A pagan neo-Nazi couple, Eric Meadows and his wife, Angela Johnson, have purchased 44 acres of land (about the size of 43 football fields) in rural Meigs County, Tennessee, with the intention of establishing a community for the like-minded bigots of their near 300-person strong pagan neo-Nazi Facebook group.
Online, he and his wife have gathered around themselves a community of white supremacists who subscribe to a revitalized offshoot of early Germanic paganism called “heathenism.”
The couple has added members to a closed Facebook group that has ballooned to just under 300 members over the past several months.
The group’s page states: “Wotans Nation is indeed on the rise! The formation and creation of an actual location and community in the works and close to becoming a reality.”
The group’s website also indicates members who pass background checks will be able to move into the community and rental cabins will be constructed for visitors.
“Wotans Nation offers membership within the Nation to Folkish Heathens that meet the requirements and are willing to move into the Nation and become active participants in the community.”
Folkish Heathens, by the way, are not atheists who are way into Woody Guthrie. Folkish, in this instance, refers to the Völkisch movement, which was sort of a German-mythology-inspired “back to the land” movement for racists prior to actual National Socialism taking hold. Heathenry refers to the actual occult stuff that the Nazis were into, which you probably already know a ton about if you happen to spend a lot of time watching the History Channel. Many high ranking Nazis were known to be part of the Thune Society, and into both German mythology and theosophy.
The group calls itself Wotans Nation — Wotan being another word for Odin, as these people also refer to themselves as Odinists. It appears to be a branch of Wotansvolk, the white nationalist pagan religion founded by David Lane — a former member of the terrorist group The Order — while he was serving time in prison for being the getaway driver for the murder of Jewish radio host Alan Berg and a variety of other crimes. He is also the originator of the 1488 slogan, the 14 words (“We must secure the existence of our people and a future for White children”) and the 88 precepts (though “88” also stands for “Heil Hitler” in Nazispeak).
Their website, which is currently down, explained their “mission.”
“As the indigenous Europeans are increasingly being called home by our ancient Gods there arises a need for our folk to have a place to practice our religion freely, without fear of social stigma and in a healthy and natural environment among other culturally and spiritually similar people,” it states.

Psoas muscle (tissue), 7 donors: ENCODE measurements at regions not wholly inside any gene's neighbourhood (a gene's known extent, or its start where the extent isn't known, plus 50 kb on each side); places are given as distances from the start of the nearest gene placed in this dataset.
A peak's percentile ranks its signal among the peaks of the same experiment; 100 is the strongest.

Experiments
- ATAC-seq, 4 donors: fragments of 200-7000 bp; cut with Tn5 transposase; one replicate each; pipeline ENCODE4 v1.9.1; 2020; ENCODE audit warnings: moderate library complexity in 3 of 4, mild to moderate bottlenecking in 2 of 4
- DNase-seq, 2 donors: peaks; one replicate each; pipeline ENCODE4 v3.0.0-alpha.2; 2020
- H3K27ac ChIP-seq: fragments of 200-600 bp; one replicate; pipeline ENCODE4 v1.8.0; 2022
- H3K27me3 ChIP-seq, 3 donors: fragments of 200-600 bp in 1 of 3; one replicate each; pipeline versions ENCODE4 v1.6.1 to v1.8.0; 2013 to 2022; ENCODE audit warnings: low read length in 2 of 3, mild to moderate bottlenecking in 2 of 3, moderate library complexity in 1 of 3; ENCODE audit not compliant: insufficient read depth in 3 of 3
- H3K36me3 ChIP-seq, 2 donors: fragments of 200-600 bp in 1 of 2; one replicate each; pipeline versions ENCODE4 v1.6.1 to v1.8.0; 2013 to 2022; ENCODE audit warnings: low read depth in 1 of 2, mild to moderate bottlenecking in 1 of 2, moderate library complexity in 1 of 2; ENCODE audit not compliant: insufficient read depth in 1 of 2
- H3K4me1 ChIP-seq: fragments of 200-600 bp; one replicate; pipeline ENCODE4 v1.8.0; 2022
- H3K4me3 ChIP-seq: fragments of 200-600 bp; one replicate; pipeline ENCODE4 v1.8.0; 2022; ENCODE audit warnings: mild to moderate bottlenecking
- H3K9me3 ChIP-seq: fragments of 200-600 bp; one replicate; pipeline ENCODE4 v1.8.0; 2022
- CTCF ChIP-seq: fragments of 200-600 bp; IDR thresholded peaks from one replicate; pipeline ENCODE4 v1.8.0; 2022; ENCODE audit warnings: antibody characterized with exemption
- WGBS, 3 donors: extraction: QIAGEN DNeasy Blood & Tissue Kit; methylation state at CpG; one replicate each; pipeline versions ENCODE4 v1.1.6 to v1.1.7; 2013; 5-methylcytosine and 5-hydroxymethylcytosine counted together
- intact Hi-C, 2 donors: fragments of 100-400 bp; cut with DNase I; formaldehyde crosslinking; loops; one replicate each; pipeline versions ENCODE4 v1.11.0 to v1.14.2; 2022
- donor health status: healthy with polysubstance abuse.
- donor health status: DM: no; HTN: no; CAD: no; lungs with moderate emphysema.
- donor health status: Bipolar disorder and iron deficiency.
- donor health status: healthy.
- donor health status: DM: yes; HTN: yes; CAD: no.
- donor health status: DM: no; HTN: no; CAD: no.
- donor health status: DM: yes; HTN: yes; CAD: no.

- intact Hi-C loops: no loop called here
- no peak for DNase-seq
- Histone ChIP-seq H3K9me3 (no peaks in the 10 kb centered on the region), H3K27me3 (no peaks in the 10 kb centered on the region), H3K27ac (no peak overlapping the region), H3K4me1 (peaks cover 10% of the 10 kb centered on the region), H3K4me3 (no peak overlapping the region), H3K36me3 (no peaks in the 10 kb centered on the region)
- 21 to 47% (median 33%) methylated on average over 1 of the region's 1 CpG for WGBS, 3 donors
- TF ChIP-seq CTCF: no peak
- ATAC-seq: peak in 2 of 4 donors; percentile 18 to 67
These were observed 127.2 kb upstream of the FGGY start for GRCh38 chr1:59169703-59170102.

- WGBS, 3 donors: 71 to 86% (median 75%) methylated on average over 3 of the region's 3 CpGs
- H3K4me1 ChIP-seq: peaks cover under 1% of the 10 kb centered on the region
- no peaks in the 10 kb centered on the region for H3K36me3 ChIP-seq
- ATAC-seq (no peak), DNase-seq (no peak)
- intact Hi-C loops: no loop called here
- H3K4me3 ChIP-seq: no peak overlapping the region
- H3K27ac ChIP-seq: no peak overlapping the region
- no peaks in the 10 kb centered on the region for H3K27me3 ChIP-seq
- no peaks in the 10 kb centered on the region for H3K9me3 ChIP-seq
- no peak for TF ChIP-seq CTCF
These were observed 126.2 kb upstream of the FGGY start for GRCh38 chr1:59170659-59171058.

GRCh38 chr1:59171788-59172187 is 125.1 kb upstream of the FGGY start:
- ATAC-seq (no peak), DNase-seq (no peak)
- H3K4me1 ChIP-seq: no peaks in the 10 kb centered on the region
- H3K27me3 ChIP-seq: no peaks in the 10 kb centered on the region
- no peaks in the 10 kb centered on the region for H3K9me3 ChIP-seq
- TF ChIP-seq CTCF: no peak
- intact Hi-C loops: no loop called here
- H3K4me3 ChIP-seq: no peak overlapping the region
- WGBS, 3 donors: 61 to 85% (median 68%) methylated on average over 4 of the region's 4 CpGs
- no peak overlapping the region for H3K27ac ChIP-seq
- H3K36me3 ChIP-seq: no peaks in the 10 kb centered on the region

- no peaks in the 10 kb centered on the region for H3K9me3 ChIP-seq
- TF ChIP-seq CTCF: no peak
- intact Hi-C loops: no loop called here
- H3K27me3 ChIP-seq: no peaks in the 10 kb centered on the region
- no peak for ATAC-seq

“It is in that spirit that the Wotans Nation project has been formed Wotans Nation is an actual community within Eastern Tennessee made up of Folkish Heathens coming together and working as a theologically based community.”
Meadows, who calls himself “Erik Thorvaldsson” (Eric the Red’s actual name) online, has been active in white supremacist movements for quite some time now. He was previously associated with League of the South and hosted an internet radio show called “NSM Hoff” (the NSM referring to National Socialist Movement) up until a few months ago. His wife, Angela Johnson, has also been a known member of the National Socialist movement.
This is, of course, far from the first time this century that someone has gone and tried to create some kind of intentional community for racist white people. Certain condo associations aside, there was also the failed attempt by white-supremacist-who-turned-out-to-be-part-black Craig Cobb to turn Leith, North Dakota, into Nazi Paradise.
One Meigs County resident, Jason Choate, believes this will not go over well:
“If the community gets involved and figures out what’s going on, then I think they’ve made a mistake as far as picking a place to do that. Meigs County is a small community and everyone sticks together. When people in this community make up their mind that you’re not welcome, then they have their own way of taking care of things,” he said.
However, the county is 96 percent white, and according to one teenager who lives there, up until a couple decades ago they would have chased off any black people trying to move in. Another teen says he’s heard kids at school talking about how they were looking forward to joining. Dakota Ricker, one of the few black people in the county, pointed out that “[i]t’s Meigs County. Everybody’s racist in Meigs County,” noting that a few more racists wouldn’t chase them away.
The mayor’s response to this group moving in was simply to talk about how much people in Meigs County love the Bible:
“The people of Meigs County are a very religious people that believe in the Bible and teaching their children right from wrong and the Ten Commandments and that’s what our county people stand for. They go to church, they worship God and they raise their children that way.”
While it may seem like these Nazis may be doing the world a favor by keeping to themselves on their Aryan compound, it is also pretty terrifying, given that groups like these tend to be partial to gun hoarding and militia building. Considering that the guy who basically started this religious movement was an actual Nazi terrorist, it does not seem like this will end very well.